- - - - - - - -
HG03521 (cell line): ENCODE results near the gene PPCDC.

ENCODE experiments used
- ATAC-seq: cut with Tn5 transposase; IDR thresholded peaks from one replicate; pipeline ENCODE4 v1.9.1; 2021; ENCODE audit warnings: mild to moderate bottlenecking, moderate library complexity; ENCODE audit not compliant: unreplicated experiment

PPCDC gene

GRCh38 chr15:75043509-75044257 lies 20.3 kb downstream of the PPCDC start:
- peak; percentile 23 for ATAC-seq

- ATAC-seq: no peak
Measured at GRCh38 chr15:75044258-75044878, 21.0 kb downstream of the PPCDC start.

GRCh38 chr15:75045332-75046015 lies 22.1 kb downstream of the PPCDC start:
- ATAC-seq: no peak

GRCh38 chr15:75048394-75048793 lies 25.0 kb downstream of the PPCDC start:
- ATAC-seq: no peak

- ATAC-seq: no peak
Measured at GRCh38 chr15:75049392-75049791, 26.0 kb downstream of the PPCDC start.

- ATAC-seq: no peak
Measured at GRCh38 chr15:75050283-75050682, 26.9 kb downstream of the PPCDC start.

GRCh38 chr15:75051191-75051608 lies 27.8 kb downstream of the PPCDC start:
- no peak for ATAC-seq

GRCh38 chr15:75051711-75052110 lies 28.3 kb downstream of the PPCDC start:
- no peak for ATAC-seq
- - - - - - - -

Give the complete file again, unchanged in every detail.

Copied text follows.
HG03521 (cell line): ENCODE results near the gene PPCDC.

ENCODE experiments used
- ATAC-seq: cut with Tn5 transposase; IDR thresholded peaks from one replicate; pipeline ENCODE4 v1.9.1; 2021; ENCODE audit warnings: mild to moderate bottlenecking, moderate library complexity; ENCODE audit not compliant: unreplicated experiment

PPCDC gene

GRCh38 chr15:75043509-75044257 lies 20.3 kb downstream of the PPCDC start:
- peak; percentile 23 for ATAC-seq

- ATAC-seq: no peak
Measured at GRCh38 chr15:75044258-75044878, 21.0 kb downstream of the PPCDC start.

GRCh38 chr15:75045332-75046015 lies 22.1 kb downstream of the PPCDC start:
- ATAC-seq: no peak

GRCh38 chr15:75048394-75048793 lies 25.0 kb downstream of the PPCDC start:
- ATAC-seq: no peak

- ATAC-seq: no peak
Measured at GRCh38 chr15:75049392-75049791, 26.0 kb downstream of the PPCDC start.

- ATAC-seq: no peak
Measured at GRCh38 chr15:75050283-75050682, 26.9 kb downstream of the PPCDC start.

GRCh38 chr15:75051191-75051608 lies 27.8 kb downstream of the PPCDC start:
- no peak for ATAC-seq

GRCh38 chr15:75051711-75052110 lies 28.3 kb downstream of the PPCDC start:
- no peak for ATAC-seq